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Clifford Chance

Clifford Chance

Regulatory Investigations and Financial Crime Insights

FCA publishes guidance to financial services firms on COVID-19

The FCA has set out information for, and the expectations of, firms during the coronavirus pandemic (COVID-19).

On 17 March 2020, the FCA published a new webpage setting out information for firms during the coronavirus pandemic (COVID-19). The FCA is "monitoring the situation closely and stands ready to take any steps necessary to ensure customers are protected and markets continue to function well".

The FCA has established dedicated teams and directed significant resources to focus on its response to the crisis, overseen by its executive committee.

Firms are required to report to the FCA immediately if they believe they will be in difficulty.

What are the FCA's immediate expectations?

Impact on consumers and complaints handling

The FCA expects firms to take reasonable steps to ensure they are prepared to meet the challenges COVID-19 could pose to its customers and staff, particularly through their business continuity plans. Firms should ensure that they provide strong support and service to customers during this time "bearing in mind customers' individual circumstances".

Firms may take initiatives beyond their usual business practices to support their customers, but must notify the FCA promptly so any potential impacts may be assessed and support provided by the regulator where appropriate.

Complaints are to be resolved within the current eight week timeframe (fifteen days for payments firms). However, where the pandemic prevents this, firms should contact the FCA promptly and write to the customer explaining why they have not met the deadline.

Strong operational resilience

All firms should have a tried and tested contingency plan in place to deal with major events. The FCA and the Bank of England are actively reviewing the contingency plans of a wide range of firms, including an assessment of their operational risks. Firms are advised to continually assess their contingency planning and ensure their systems and controls remain fit for purpose. All firms are reminded of, and should give consideration to, the measures set out in FCA CP19/32 "Building operational resilience: impact tolerances for important business services and feedback to DP18/04".

Despite the uncertainty of current circumstances, firms are still expected to "take all reasonable steps to meet the regulatory obligations which are in place to protect their consumers and maintain market integrity". It is imperative that firms establish appropriate systems and controls to ensure they maintain appropriate records where staff work remotely, and to notify the FCA if they cannot.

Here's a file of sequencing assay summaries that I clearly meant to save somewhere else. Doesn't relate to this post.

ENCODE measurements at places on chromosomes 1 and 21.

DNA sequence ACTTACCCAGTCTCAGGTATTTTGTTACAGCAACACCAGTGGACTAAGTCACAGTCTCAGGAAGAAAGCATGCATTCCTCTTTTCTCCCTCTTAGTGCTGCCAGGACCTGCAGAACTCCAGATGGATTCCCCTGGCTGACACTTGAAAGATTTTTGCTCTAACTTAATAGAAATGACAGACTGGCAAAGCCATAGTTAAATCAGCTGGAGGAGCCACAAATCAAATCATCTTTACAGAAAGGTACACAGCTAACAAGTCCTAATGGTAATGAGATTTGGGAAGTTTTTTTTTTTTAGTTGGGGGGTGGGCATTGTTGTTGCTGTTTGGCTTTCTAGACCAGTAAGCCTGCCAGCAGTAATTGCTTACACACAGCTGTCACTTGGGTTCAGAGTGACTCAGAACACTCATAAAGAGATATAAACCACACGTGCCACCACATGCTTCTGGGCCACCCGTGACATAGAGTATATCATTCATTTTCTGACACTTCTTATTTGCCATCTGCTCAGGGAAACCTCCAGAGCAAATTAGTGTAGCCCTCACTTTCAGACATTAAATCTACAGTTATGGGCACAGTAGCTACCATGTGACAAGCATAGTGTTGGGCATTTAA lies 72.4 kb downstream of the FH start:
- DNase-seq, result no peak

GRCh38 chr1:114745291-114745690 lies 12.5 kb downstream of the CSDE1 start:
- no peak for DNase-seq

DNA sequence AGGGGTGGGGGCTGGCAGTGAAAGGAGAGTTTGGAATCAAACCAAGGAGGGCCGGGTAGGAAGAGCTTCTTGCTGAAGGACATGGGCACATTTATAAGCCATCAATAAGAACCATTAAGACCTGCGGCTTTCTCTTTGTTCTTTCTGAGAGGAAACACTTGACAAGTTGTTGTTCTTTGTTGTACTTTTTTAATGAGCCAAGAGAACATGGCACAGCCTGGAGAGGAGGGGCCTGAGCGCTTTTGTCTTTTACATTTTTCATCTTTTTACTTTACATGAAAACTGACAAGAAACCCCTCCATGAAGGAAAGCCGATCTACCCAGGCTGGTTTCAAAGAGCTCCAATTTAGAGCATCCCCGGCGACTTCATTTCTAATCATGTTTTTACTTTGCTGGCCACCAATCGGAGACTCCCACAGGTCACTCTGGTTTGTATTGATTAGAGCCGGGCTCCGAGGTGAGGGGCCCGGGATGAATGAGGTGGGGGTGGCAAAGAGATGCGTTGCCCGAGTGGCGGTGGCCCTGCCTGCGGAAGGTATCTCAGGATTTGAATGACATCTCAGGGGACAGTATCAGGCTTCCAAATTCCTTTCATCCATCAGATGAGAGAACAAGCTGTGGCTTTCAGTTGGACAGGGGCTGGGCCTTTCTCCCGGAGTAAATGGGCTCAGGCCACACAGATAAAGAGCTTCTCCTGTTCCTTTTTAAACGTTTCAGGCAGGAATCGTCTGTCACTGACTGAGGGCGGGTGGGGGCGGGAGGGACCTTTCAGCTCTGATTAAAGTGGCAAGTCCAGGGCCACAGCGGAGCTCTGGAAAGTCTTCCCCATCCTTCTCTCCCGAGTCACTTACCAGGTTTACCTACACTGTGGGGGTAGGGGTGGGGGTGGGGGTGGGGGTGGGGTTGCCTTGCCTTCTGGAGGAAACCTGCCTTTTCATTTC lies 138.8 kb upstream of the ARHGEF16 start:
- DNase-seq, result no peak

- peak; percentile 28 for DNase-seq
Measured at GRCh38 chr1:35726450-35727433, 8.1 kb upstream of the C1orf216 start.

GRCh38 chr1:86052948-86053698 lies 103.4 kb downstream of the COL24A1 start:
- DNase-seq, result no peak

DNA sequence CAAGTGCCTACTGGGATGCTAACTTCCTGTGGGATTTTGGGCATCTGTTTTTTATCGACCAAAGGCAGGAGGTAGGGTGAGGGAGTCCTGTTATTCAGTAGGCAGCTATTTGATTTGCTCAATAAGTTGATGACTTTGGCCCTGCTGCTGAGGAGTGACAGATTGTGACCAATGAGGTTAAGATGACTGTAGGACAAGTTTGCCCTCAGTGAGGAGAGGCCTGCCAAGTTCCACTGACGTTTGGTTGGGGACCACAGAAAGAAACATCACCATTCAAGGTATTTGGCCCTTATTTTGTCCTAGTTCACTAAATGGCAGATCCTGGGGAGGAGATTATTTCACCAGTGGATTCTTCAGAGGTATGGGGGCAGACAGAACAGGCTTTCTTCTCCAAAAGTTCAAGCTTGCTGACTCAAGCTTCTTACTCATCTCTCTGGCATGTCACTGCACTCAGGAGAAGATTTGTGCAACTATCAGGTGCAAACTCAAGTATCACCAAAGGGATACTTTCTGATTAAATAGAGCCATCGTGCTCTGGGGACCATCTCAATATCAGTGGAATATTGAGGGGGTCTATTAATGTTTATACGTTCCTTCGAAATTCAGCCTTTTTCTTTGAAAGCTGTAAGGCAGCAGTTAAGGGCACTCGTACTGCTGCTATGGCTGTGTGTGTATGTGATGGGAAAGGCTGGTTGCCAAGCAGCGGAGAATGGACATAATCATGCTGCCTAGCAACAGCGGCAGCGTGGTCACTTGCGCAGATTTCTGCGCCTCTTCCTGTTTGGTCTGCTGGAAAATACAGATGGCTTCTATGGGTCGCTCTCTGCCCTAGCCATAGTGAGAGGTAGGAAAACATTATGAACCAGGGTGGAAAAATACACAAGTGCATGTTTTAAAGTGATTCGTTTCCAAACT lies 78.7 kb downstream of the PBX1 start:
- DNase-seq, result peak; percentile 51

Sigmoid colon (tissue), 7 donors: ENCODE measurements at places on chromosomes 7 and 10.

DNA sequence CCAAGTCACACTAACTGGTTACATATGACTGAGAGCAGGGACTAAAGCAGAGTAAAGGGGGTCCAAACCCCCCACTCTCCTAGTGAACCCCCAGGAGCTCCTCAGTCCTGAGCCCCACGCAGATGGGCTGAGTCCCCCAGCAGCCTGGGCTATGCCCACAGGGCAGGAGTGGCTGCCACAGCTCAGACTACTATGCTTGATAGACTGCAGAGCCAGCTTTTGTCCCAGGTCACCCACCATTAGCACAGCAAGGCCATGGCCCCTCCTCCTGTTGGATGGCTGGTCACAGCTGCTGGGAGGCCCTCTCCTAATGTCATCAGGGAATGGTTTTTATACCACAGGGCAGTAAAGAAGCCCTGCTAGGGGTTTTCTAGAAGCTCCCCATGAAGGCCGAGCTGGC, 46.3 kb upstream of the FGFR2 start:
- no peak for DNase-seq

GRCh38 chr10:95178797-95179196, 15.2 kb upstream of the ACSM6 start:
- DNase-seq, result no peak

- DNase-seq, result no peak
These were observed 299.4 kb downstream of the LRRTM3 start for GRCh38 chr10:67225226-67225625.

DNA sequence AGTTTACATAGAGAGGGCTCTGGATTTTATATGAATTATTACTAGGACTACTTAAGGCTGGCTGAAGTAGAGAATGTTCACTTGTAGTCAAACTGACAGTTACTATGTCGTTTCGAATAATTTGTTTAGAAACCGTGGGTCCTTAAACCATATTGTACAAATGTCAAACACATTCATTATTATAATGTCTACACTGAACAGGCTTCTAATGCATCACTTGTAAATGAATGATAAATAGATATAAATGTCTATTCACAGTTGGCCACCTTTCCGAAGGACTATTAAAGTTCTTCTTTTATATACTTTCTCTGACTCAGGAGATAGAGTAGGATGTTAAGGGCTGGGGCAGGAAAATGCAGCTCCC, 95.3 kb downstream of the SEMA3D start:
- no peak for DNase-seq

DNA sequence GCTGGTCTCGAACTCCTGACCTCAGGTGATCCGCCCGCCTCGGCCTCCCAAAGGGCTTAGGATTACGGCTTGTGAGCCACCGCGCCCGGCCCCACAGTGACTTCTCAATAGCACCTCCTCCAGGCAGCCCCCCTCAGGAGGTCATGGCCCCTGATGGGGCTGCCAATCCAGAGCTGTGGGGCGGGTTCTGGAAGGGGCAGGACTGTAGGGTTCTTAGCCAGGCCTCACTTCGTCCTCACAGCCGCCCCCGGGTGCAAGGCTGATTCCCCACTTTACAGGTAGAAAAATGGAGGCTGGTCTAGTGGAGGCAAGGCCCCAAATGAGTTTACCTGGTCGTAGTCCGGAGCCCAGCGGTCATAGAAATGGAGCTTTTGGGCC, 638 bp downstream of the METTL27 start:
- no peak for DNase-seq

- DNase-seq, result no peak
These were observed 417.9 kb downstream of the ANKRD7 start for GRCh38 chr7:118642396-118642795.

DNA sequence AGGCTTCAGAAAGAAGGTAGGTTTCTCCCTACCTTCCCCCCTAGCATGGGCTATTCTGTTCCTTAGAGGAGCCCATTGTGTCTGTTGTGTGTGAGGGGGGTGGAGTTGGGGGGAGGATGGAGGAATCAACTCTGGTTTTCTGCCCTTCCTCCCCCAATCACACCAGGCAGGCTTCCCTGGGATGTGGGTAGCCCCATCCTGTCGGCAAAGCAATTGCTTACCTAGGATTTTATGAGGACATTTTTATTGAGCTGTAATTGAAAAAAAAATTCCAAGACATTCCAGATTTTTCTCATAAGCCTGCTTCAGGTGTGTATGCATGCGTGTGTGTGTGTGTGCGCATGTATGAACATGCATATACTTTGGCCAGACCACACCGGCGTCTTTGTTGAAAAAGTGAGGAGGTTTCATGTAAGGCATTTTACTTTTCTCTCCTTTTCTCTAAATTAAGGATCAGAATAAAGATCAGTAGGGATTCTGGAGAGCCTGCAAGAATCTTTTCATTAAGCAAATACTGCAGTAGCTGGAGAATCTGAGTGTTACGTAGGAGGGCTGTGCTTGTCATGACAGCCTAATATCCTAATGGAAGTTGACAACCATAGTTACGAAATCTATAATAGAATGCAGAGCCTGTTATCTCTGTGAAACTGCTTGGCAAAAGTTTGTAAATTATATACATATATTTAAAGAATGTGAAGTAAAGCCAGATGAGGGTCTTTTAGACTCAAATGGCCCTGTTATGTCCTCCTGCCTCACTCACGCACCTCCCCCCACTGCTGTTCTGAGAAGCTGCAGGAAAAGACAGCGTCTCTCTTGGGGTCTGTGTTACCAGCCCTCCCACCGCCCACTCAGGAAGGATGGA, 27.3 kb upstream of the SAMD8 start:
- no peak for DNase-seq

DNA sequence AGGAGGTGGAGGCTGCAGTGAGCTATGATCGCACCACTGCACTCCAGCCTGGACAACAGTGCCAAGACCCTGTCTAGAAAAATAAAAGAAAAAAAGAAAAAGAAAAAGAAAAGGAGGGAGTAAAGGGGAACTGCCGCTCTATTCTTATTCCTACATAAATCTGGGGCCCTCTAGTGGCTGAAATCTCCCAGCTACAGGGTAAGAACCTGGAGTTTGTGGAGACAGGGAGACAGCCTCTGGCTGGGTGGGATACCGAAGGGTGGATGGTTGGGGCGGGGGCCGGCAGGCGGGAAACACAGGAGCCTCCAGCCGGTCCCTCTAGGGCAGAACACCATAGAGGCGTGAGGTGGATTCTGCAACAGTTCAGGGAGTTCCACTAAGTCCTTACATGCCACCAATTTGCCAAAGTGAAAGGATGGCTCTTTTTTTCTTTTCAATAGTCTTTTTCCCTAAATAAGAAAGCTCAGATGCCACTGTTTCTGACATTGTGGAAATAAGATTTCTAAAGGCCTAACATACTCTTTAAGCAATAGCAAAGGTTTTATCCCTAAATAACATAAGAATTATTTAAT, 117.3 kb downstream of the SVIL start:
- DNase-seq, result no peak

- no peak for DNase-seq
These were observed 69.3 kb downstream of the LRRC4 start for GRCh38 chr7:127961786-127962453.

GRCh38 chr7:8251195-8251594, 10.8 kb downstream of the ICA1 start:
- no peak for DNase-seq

For further information on the impact of COVID-19 on operational resilience see our recent blog post; COVID-19 five steps to building a financial institution's resilience and related podcast Operational Resilience and the Coronavirus epidemic: Coping with Coronavirus.

Market trading and reporting

The FCA has made it clear it will continue to monitor for market abuse and take action where necessary. As firms move to alternative sites and home working arrangements, "they must consider the broader control environment in these new circumstances".

Firms should continue to record calls, but the FCA accepts that some scenarios may emerge where this is not possible. Firms should notify the FCA accordingly and consider what steps they could take to mitigate outstanding risks including enhanced monitoring or retrospective reviews.

Where a firm has difficulty in submitting regulatory data, the FCA expects it to continue to maintain appropriate records during the period and submit the data as soon as possible thereafter. Firms should not unnecessarily delay these submissions.

In line with a statement by the European Securities and Markets Authority on 20 March 2020, regarding upcoming changes to the tick size regime, the FCA will deprioritise supervision of the new regime at this time, but focus on minimising the potential for operational disruption.

Short-term supervisory focus

The FCA has scaled back its routine business interactions so that it only contacts firms on business-critical requests and responses to the current situation. It will continue with a small number of regulatory changes that support consumers, particularly the most vulnerable, or where major long-term programmes would be disrupted. The FCA is reviewing its current work plans to postpone activity that is not critical to protecting consumers and market integrity. In particular, it is extending the closing date for responses to its open consultation papers and calls for input until 1 October 2020, and rescheduling most other planned work.

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